Indeed, some Chinese studies obtained by Human Rights Watch acknowledge that the interests of herders have often been harmed through the loss of their original land rights:5

Before resettlement started, the herders had enjoyed their land rights under the responsibility system for about 30 years. But after the prohibition of [herding] and restoration of ecology [policies], there was absolutely no way for them to enjoy these benefits. 6

A number of similar studies also criticize the general lack of legality surrounding resettlement of herders, noting that the transfer of land rights often “is not explicit.”7 In particular, they observe that resettlement policies have been marked by “insufficient legal involvement,”8 “a lack of legal knowledge from all the parties,”9 and that “government departments have an insufficient knowledge of the law.”10 

Some studies also suggest that the policies may contribute to unrest in the region a study in 2006 by Chinese scholars Li Jiacaidan and Yang Hude concluded that, “If we cannot find an effective method for solving these problems, then the disputes over grassland brought by the worsening of the environment may redouble, and could severely influence the social and political stability of Qinghai and even of the entire Northwest regions.”11

It is also conceivable that ethno-political motives are at work: that these policies are in part designed to further an integrationist agenda aimed at weakening Tibetan cultural distinctiveness and further extending Chinese control over Tibetan lives. Some observers believe that the resettlements signal an aggressive new turn of policy in Tibetan areas. Tibet remains a source of anxiety for the Chinese government, which is eager to suppress any impulses toward independence or true autonomy, and to ensure its hold on a key strategic region. Similar resettlement projects carried out in the 1990s in Inner Mongolia and Xinjiang have more often than not resulted in considerable impoverishment, and China’s attempts to refashion cultural identity, most notably in Xinjiang, have ultimately been attempts to defuse ethno-nationalism.12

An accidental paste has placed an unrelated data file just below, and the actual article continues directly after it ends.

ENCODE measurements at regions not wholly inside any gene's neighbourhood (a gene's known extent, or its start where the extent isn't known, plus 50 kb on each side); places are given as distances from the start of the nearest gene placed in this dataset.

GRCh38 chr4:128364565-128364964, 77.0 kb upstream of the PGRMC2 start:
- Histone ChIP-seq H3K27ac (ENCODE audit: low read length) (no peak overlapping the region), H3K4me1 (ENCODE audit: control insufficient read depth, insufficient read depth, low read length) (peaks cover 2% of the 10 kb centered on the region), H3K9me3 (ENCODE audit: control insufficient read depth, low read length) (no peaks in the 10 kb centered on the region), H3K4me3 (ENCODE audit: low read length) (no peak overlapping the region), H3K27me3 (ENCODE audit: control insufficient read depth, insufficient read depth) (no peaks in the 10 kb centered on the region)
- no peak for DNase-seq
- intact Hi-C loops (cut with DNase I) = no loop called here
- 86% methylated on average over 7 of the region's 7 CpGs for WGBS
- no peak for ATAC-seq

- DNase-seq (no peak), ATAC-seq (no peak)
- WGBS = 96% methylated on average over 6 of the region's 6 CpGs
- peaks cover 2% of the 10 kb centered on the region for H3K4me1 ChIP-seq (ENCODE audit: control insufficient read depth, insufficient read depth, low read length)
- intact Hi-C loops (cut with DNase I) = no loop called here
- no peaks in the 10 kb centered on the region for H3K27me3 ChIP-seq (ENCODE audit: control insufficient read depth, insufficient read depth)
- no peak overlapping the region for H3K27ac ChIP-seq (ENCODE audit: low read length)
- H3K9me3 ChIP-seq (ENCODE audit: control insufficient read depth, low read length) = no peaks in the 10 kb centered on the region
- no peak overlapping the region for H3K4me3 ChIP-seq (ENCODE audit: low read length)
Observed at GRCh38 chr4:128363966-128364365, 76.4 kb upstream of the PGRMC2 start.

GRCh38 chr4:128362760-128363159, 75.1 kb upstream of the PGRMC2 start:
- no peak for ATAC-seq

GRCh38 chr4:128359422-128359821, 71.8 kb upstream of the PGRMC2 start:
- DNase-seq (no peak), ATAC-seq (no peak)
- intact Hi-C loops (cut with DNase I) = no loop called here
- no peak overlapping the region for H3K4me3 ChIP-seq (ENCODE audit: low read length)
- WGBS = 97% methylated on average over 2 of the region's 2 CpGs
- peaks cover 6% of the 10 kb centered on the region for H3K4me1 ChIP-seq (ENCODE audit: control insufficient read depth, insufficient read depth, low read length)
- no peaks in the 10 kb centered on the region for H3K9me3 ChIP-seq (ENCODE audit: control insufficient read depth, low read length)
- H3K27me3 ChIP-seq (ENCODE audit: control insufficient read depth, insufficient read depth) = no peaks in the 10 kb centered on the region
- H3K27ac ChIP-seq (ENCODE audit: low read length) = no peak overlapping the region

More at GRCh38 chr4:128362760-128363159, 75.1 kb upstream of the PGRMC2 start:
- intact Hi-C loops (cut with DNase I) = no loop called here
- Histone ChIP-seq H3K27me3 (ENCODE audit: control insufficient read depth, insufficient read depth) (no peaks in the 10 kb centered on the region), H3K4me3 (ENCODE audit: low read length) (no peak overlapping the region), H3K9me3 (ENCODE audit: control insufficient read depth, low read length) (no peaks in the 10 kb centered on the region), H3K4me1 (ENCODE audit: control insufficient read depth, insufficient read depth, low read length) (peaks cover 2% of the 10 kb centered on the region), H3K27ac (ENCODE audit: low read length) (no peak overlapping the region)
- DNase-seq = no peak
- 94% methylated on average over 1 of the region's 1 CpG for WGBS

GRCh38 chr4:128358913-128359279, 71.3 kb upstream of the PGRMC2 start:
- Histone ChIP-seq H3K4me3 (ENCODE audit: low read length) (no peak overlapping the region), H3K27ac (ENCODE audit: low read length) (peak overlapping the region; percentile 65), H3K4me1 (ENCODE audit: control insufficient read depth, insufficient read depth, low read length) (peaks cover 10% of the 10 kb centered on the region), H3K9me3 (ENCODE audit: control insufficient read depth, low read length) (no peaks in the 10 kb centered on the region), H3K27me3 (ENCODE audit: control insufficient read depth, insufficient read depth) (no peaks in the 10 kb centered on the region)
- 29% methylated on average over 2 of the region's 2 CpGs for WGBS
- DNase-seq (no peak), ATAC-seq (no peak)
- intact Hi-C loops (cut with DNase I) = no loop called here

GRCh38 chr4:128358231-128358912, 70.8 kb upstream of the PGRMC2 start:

The range of Chinese policies addressed in this report includes the overt compulsory resettlement of herders. Chinese authorities have decided that it would be better for Tibetan herders to enter the urban economy as, for example, shopkeepers, drivers, or construction workers. The authorities claim to have granted the herders housing opportunities and interim cash or food handouts. Other policies entail compulsory livestock herd reduction or compulsory change of farmland use. In some cases, these negatively impact the viability of herders’ and farmers’ making a living where they reside, so that they are effectively forced to relocate in order to seek alternative livelihoods. People are being resettled in uniform, shoddily built new towns and villages. Deprived of their conventional livelihood, the affected populations are unable to participate in urban, commercial economies, and are thus facing bleak futures. 

According to official media reports, since the launch in 2003 of what are termed the “ecological migration policies,” the government in the Three Rivers Area of Qinghai has resettled 28,000 people and constructed 14 “migrant urban districts” to carry out the policy of “concentrated settlements” (jizhong anzhi).13 In late 2004 the government announced that it planned to move 43,600 people out of the same area, to turn its central zone into a “no-man’s land” (wurenqu).14 Other data about the affected population numbers are scarce, but overall in the areas discussed in this report, the number of Tibetans who have been resettled or who have had to relocate likely runs to many tens of thousands.

Tibetans have suffered and continue to suffer civil, cultural, economic, and political repression and discrimination under the rule of the People’s Republic of China. Land confiscation and resettlement therefore occur under the implicit threat of force derived from earlier decades when repression was explicit. In addition, there is effectively no legal recourse available to those affected.15 Although China’s 1982 constitution in principle guarantees minorities’ rights, including to cultural preservation, and outlaws discrimination, in reality these protections are not accessible and have little bearing on Tibetans’ everyday lives. In the international language of human rights, the practices described in this report are a classic violation of indigenous peoples’ rights to land use and livelihood.16